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Testing the effect of resolution on gravitational fragmentation with Lagrangian hydrodynamic schemes

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Mon. Not. Roy. Astron. Soc.504-3_3986-3995.pdf2.42 MBPDFView/Open
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Title: Testing the effect of resolution on gravitational fragmentation with Lagrangian hydrodynamic schemes
Authors: Yamamoto, Yasuyoshi Browse this author
Okamoto, Takashi Browse this author →KAKEN DB
Saitoh, Takayuki R. Browse this author
Keywords: hydrodynamics
methods: numerical
Issue Date: Jul-2021
Publisher: Oxford University Press
Journal Title: Monthly notices of the royal astronomical society
Volume: 504
Issue: 3
Start Page: 3986
End Page: 3995
Publisher DOI: 10.1093/mnras/stab1095
Abstract: To study the resolution required for simulating gravitational fragmentation with newly developed Lagrangian hydrodynamic schemes, meshless finite-volume method (MFV) and meshless finite-mass method, we have performed a number of simulations of the Jeans test and compared the results with both the expected analytical solution and results from the more standard Lagrangian approach: smoothed particle hydrodynamics (SPH). We find that the different schemes converge to the analytical solution when the diameter of a fluid element is smaller than a quarter of the Jeans wavelength, lambda(J). Among the three schemes, SPH/MFV shows the fastest/slowest convergence to the analytical solution. Unlike the well-known behaviour of Eulerian schemes, none of the Lagrangian schemes investigated displays artificial fragmentation when the perturbation wavelength, lambda, is shorter than lambda(J), even at low numerical resolution. For larger wavelengths (lambda > lambda(J)), the growth of the perturbation is delayed when it is not well resolved. Furthermore, with poor resolution, the fragmentation seen with the MFV scheme proceeds very differently compared to the converged solution. All these results suggest that, when unresolved, the ratio of the magnitude of hydrodynamic force to that of self-gravity at the sub-resolution scale is the largest/smallest in MFV/SPH, the reasons for which we have discussed in detail. These tests are repeated to investigate the effect of kernels of higher order than the fiducial cubic spline. Our results indicate that the standard deviation of the kernel is a more appropriate definition of the 'size' of a fluid element than its compact support radius.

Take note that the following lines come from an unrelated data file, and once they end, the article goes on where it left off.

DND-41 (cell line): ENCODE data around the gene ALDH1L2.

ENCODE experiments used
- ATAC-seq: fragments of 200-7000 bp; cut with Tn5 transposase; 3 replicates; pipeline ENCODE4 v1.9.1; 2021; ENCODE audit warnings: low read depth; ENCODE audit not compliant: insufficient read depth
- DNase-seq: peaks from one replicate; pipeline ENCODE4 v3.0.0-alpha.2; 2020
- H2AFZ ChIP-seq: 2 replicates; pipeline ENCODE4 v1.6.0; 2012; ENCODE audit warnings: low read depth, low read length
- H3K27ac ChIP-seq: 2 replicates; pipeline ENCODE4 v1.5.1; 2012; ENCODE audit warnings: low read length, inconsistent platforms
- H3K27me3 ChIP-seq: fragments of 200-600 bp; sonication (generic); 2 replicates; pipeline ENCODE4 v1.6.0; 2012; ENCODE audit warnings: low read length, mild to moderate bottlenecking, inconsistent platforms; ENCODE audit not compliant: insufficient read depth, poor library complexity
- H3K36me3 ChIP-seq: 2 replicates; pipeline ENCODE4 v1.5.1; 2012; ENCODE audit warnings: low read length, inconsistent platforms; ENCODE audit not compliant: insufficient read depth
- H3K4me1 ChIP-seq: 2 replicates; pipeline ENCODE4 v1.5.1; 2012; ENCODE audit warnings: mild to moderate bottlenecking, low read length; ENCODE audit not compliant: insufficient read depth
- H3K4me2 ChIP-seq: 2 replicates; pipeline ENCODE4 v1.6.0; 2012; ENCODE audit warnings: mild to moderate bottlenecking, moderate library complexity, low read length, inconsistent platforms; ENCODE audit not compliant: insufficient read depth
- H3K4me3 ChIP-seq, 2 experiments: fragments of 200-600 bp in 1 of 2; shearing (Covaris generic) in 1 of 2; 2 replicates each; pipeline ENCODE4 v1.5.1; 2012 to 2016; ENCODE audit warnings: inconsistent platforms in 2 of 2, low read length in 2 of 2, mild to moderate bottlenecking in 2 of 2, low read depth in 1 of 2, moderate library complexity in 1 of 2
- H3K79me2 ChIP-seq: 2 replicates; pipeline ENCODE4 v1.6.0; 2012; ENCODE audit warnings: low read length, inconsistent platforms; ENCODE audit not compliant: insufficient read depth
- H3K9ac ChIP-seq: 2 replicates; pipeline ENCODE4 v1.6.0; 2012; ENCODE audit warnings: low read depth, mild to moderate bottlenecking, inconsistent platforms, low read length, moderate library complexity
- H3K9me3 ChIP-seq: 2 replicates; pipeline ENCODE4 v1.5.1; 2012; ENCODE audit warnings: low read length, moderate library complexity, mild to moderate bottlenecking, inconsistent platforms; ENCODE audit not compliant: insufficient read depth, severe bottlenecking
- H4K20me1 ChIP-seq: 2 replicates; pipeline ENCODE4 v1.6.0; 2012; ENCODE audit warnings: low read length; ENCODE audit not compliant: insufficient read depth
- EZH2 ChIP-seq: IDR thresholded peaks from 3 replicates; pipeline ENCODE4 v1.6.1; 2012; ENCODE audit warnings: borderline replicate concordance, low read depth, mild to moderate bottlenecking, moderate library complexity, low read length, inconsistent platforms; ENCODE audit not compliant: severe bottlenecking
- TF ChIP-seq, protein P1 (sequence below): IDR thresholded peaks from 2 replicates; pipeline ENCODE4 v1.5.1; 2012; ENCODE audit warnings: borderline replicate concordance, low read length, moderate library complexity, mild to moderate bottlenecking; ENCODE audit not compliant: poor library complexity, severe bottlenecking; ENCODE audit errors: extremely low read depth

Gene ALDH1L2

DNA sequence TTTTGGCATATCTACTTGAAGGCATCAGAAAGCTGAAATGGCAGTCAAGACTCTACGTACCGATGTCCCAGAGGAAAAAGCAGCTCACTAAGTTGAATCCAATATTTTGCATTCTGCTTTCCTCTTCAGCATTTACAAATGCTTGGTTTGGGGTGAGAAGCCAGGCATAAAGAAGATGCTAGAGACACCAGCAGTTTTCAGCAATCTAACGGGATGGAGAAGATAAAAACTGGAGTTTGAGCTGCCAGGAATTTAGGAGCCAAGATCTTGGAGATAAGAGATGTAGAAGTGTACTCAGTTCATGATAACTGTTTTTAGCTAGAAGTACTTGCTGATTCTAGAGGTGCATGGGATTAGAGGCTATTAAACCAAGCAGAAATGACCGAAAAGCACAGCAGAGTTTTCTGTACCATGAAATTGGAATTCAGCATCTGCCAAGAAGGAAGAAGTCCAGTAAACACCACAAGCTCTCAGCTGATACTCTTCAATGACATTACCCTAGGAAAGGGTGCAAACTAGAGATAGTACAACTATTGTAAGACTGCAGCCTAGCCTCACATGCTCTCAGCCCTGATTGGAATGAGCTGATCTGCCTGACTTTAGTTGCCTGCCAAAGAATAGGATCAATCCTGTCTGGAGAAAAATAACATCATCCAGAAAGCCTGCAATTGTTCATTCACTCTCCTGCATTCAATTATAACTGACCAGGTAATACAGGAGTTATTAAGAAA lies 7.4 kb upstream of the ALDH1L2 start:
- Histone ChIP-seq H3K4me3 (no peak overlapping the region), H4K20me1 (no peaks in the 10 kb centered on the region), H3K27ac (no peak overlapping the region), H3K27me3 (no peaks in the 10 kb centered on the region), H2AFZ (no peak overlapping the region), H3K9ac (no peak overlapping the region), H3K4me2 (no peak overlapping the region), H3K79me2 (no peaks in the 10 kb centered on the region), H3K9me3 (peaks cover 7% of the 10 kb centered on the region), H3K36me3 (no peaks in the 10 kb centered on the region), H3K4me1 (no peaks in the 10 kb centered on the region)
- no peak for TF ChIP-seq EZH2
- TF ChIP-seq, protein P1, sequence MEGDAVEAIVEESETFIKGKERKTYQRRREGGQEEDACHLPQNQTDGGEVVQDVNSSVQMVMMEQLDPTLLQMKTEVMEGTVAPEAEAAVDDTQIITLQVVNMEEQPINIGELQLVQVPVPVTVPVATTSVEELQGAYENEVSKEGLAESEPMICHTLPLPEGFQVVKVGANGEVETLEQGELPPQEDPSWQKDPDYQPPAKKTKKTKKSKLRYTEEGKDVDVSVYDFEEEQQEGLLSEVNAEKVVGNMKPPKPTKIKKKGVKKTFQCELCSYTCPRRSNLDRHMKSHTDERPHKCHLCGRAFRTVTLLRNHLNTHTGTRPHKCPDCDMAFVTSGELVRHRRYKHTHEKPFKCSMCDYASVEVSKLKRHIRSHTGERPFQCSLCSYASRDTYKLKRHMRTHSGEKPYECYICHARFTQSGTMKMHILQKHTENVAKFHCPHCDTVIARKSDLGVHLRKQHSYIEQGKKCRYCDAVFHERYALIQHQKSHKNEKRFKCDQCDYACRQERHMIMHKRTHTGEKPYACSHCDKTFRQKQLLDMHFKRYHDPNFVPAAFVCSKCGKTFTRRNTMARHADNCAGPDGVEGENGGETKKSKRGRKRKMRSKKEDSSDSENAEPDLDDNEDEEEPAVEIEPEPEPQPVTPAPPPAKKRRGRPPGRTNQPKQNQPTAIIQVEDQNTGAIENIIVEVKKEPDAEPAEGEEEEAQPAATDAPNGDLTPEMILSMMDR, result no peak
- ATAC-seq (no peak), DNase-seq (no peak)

Rights: This article has been accepted for publication in Monthly notices of the royal astronomical society ©: 2021 Yasuyoshi Yamamoto, Takashi Okamoto, Takayuki R Saitoh Published by Oxford University Press on behalf of The Royal Astronomical Society. All rights reserved.
Type: article
Appears in Collections:理学院・理学研究院 (Graduate School of Science / Faculty of Science) > 雑誌発表論文等 (Peer-reviewed Journal Articles, etc)

Submitter: 岡本 崇

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